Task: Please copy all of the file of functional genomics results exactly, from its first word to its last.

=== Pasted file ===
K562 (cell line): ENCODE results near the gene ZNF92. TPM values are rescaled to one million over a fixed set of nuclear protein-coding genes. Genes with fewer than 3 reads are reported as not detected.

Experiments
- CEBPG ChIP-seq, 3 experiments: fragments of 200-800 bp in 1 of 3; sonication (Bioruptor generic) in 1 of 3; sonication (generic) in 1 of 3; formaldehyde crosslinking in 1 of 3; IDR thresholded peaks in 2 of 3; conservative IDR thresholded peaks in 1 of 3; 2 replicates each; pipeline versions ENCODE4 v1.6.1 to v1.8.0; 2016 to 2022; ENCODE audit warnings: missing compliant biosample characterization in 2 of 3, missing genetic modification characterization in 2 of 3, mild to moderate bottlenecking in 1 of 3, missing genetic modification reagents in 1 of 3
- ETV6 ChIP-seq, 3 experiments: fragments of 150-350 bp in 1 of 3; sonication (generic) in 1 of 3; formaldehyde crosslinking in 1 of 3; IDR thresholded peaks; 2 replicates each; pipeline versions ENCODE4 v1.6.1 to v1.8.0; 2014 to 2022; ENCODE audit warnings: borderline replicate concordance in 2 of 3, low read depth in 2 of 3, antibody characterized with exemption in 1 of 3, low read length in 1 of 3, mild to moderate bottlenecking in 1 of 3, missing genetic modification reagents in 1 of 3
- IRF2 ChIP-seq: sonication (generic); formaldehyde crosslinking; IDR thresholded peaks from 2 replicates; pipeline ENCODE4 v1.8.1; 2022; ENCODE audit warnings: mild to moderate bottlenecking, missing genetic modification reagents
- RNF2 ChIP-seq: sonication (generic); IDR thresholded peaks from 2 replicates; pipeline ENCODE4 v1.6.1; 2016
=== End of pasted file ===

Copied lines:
K562 (cell line): ENCODE results near the gene ZNF92. TPM values are rescaled to one million over a fixed set of nuclear protein-coding genes. Genes with fewer than 3 reads are reported as not detected.

Experiments
- CEBPG ChIP-seq, 3 experiments: fragments of 200-800 bp in 1 of 3; sonication (Bioruptor generic) in 1 of 3; sonication (generic) in 1 of 3; formaldehyde crosslinking in 1 of 3; IDR thresholded peaks in 2 of 3; conservative IDR thresholded peaks in 1 of 3; 2 replicates each; pipeline versions ENCODE4 v1.6.1 to v1.8.0; 2016 to 2022; ENCODE audit warnings: missing compliant biosample characterization in 2 of 3, missing genetic modification characterization in 2 of 3, mild to moderate bottlenecking in 1 of 3, missing genetic modification reagents in 1 of 3
- ETV6 ChIP-seq, 3 experiments: fragments of 150-350 bp in 1 of 3; sonication (generic) in 1 of 3; formaldehyde crosslinking in 1 of 3; IDR thresholded peaks; 2 replicates each; pipeline versions ENCODE4 v1.6.1 to v1.8.0; 2014 to 2022; ENCODE audit warnings: borderline replicate concordance in 2 of 3, low read depth in 2 of 3, antibody characterized with exemption in 1 of 3, low read length in 1 of 3, mild to moderate bottlenecking in 1 of 3, missing genetic modification reagents in 1 of 3
- IRF2 ChIP-seq: sonication (generic); formaldehyde crosslinking; IDR thresholded peaks from 2 replicates; pipeline ENCODE4 v1.8.1; 2022; ENCODE audit warnings: mild to moderate bottlenecking, missing genetic modification reagents
- RNF2 ChIP-seq: sonication (generic); IDR thresholded peaks from 2 replicates; pipeline ENCODE4 v1.6.1; 2016